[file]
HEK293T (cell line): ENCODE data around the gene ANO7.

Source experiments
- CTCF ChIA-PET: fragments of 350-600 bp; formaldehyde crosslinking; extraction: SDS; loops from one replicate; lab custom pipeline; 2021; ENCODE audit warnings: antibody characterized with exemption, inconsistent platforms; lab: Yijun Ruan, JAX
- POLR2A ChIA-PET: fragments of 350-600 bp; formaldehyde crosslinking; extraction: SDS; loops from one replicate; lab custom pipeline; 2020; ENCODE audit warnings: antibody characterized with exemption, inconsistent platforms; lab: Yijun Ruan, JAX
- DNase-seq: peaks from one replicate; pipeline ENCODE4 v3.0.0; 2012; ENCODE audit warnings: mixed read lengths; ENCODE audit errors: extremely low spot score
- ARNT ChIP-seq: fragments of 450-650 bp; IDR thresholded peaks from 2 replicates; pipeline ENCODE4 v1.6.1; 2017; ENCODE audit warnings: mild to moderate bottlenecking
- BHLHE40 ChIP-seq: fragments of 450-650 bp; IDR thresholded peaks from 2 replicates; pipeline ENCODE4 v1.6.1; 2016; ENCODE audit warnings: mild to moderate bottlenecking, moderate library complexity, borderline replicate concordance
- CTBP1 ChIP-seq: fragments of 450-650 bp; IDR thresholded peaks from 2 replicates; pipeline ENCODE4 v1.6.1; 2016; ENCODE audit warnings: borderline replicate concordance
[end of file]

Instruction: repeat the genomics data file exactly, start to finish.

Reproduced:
HEK293T (cell line): ENCODE data around the gene ANO7.

Source experiments
- CTCF ChIA-PET: fragments of 350-600 bp; formaldehyde crosslinking; extraction: SDS; loops from one replicate; lab custom pipeline; 2021; ENCODE audit warnings: antibody characterized with exemption, inconsistent platforms; lab: Yijun Ruan, JAX
- POLR2A ChIA-PET: fragments of 350-600 bp; formaldehyde crosslinking; extraction: SDS; loops from one replicate; lab custom pipeline; 2020; ENCODE audit warnings: antibody characterized with exemption, inconsistent platforms; lab: Yijun Ruan, JAX
- DNase-seq: peaks from one replicate; pipeline ENCODE4 v3.0.0; 2012; ENCODE audit warnings: mixed read lengths; ENCODE audit errors: extremely low spot score
- ARNT ChIP-seq: fragments of 450-650 bp; IDR thresholded peaks from 2 replicates; pipeline ENCODE4 v1.6.1; 2017; ENCODE audit warnings: mild to moderate bottlenecking
- BHLHE40 ChIP-seq: fragments of 450-650 bp; IDR thresholded peaks from 2 replicates; pipeline ENCODE4 v1.6.1; 2016; ENCODE audit warnings: mild to moderate bottlenecking, moderate library complexity, borderline replicate concordance
- CTBP1 ChIP-seq: fragments of 450-650 bp; IDR thresholded peaks from 2 replicates; pipeline ENCODE4 v1.6.1; 2016; ENCODE audit warnings: borderline replicate concordance